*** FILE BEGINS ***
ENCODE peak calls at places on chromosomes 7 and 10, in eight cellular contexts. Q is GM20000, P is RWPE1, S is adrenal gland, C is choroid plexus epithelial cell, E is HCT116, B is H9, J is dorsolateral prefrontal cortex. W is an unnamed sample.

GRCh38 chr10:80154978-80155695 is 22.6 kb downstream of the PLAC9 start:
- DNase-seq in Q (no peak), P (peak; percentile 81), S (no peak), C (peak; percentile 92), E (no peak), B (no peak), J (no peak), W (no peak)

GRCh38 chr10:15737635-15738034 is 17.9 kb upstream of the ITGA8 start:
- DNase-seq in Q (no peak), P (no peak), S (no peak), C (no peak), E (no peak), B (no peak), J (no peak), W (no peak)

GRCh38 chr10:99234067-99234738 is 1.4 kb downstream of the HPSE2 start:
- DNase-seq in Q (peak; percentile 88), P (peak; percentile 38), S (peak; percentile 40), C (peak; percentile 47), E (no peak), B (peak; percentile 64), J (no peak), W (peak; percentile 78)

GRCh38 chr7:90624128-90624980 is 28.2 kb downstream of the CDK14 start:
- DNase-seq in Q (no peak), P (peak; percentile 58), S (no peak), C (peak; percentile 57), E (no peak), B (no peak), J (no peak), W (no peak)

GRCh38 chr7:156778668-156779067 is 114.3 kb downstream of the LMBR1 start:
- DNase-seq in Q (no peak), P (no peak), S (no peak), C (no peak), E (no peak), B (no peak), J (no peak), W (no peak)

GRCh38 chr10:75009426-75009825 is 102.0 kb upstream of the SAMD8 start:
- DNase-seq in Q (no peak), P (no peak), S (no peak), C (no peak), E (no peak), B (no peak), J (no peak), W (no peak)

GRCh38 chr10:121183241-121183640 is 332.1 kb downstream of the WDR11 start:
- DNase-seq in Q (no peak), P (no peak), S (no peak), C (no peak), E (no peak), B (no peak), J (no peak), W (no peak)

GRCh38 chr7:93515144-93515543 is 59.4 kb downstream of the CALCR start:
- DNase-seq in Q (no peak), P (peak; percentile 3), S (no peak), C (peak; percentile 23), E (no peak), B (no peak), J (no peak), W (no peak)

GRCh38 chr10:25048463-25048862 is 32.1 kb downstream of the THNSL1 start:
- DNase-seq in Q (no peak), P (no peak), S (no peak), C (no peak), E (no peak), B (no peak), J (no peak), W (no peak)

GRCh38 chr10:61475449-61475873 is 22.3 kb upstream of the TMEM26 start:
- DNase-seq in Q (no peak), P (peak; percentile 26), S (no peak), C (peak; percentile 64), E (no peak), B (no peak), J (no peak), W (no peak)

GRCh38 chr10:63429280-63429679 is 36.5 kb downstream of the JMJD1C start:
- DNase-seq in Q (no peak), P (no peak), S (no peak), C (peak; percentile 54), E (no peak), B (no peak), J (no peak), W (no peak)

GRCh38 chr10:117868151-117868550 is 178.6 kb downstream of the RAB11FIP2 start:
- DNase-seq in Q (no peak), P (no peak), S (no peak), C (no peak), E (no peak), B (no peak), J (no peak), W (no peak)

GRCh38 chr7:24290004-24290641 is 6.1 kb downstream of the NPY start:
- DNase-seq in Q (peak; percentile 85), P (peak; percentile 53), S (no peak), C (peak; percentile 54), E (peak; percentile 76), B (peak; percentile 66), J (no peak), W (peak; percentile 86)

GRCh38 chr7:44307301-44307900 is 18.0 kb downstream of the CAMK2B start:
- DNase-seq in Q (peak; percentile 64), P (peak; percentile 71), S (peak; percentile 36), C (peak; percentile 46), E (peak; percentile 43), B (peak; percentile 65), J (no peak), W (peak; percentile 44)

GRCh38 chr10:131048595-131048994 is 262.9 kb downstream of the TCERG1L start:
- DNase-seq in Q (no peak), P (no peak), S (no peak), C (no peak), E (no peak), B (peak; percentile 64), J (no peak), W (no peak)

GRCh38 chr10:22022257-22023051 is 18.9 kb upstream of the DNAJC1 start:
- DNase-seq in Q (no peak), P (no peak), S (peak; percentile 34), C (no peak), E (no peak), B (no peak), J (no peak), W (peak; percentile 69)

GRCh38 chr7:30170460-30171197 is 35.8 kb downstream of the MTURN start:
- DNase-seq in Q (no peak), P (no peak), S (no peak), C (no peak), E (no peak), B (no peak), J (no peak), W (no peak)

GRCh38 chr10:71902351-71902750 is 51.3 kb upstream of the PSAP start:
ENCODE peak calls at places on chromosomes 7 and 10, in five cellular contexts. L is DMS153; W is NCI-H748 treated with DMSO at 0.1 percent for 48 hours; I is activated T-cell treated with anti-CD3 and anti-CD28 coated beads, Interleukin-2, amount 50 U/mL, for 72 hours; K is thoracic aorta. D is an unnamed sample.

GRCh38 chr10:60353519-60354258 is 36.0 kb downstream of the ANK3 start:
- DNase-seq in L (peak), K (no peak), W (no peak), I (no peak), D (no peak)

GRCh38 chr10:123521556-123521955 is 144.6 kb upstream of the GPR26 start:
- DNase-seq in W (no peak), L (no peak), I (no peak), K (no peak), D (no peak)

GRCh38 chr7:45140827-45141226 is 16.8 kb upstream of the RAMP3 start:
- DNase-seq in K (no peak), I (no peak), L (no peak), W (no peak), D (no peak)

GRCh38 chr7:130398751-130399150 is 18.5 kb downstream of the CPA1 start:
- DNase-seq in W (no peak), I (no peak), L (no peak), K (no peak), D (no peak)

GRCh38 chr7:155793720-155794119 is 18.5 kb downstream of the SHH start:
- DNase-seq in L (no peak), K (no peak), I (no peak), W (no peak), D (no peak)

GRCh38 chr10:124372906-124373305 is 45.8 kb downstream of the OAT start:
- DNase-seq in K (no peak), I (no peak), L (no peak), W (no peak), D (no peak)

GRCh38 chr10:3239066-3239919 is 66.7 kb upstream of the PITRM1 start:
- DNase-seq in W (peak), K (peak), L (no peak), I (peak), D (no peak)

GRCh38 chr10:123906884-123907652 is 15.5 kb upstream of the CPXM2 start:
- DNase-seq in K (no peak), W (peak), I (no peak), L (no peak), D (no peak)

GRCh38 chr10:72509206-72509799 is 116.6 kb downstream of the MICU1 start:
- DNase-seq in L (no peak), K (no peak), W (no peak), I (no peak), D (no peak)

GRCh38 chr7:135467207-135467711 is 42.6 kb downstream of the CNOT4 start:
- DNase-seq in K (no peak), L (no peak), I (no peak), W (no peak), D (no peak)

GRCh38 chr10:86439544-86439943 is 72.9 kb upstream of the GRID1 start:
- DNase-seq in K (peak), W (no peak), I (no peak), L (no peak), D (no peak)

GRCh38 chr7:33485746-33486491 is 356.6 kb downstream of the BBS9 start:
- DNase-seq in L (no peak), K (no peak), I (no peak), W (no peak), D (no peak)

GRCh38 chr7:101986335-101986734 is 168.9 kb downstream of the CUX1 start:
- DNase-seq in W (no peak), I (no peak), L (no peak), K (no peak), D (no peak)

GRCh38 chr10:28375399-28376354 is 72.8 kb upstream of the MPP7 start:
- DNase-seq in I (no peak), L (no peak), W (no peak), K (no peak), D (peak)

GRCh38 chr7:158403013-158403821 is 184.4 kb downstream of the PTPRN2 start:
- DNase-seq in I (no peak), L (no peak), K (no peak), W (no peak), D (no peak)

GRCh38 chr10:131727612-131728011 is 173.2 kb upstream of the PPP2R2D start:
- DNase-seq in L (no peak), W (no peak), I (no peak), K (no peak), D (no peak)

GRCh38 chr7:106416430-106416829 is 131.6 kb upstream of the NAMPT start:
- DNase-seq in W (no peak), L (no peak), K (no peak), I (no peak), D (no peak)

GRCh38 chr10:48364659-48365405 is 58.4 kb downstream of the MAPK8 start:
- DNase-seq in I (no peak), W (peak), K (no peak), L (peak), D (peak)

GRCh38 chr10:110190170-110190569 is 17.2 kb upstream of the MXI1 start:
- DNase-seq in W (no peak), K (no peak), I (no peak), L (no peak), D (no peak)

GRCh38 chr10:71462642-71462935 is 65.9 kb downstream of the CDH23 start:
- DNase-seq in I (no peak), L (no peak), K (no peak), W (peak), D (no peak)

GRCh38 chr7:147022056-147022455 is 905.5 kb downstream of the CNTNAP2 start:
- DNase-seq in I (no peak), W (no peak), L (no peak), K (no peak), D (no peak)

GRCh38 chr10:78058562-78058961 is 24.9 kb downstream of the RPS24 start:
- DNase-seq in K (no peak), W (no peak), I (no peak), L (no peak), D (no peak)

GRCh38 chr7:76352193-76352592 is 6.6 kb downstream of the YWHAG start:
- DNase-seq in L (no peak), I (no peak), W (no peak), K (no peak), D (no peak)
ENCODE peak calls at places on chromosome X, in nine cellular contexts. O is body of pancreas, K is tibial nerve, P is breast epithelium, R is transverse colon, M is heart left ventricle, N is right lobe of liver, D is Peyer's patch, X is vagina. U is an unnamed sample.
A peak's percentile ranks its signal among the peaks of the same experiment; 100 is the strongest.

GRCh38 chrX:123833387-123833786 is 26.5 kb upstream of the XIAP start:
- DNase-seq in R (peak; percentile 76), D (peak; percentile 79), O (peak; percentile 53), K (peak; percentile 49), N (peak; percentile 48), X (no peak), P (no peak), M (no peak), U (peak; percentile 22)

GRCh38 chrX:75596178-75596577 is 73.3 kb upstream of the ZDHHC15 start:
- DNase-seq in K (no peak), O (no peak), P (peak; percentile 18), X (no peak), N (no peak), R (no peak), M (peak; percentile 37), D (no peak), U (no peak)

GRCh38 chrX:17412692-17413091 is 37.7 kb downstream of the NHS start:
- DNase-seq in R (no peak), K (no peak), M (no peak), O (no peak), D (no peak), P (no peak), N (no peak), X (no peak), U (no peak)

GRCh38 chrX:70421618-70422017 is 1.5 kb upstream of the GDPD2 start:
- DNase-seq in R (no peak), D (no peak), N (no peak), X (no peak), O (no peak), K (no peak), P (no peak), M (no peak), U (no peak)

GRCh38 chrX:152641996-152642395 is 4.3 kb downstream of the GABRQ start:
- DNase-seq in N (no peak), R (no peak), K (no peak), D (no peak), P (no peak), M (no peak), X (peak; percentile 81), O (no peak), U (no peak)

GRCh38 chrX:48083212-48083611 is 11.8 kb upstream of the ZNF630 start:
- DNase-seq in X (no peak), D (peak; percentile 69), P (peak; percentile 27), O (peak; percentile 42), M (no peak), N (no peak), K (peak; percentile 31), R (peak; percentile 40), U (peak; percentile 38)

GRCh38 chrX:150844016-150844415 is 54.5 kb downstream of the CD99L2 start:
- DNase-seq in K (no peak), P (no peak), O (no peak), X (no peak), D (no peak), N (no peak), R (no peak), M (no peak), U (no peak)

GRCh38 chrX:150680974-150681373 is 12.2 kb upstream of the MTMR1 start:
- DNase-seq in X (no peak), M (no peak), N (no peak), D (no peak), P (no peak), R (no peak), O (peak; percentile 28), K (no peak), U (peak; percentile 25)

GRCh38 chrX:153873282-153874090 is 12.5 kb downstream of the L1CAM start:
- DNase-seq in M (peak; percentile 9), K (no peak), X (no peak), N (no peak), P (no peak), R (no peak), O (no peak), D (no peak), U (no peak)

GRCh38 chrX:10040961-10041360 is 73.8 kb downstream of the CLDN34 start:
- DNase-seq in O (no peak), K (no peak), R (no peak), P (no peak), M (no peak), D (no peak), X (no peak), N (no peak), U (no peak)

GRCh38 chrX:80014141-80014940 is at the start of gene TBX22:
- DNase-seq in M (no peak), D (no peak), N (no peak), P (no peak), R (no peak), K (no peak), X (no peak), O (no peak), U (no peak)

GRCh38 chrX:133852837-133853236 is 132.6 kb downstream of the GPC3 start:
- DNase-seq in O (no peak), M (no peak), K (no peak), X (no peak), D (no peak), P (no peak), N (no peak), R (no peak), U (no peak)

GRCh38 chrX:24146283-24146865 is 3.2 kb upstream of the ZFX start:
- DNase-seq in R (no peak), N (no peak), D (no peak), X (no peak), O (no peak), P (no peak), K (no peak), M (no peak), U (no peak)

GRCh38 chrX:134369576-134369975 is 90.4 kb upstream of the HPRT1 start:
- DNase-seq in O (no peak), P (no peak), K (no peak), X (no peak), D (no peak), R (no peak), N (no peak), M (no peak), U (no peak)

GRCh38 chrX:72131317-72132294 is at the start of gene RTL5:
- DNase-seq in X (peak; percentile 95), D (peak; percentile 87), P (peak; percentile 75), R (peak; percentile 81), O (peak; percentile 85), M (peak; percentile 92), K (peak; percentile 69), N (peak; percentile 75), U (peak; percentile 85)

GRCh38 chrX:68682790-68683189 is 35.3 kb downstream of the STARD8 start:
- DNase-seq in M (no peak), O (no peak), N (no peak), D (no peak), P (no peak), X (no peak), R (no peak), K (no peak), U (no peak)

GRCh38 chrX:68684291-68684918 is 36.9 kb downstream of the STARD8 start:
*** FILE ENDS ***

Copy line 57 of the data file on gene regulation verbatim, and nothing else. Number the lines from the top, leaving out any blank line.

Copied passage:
- DNase-seq in K (no peak), L (no peak), I (no peak), W (no peak), D (no peak)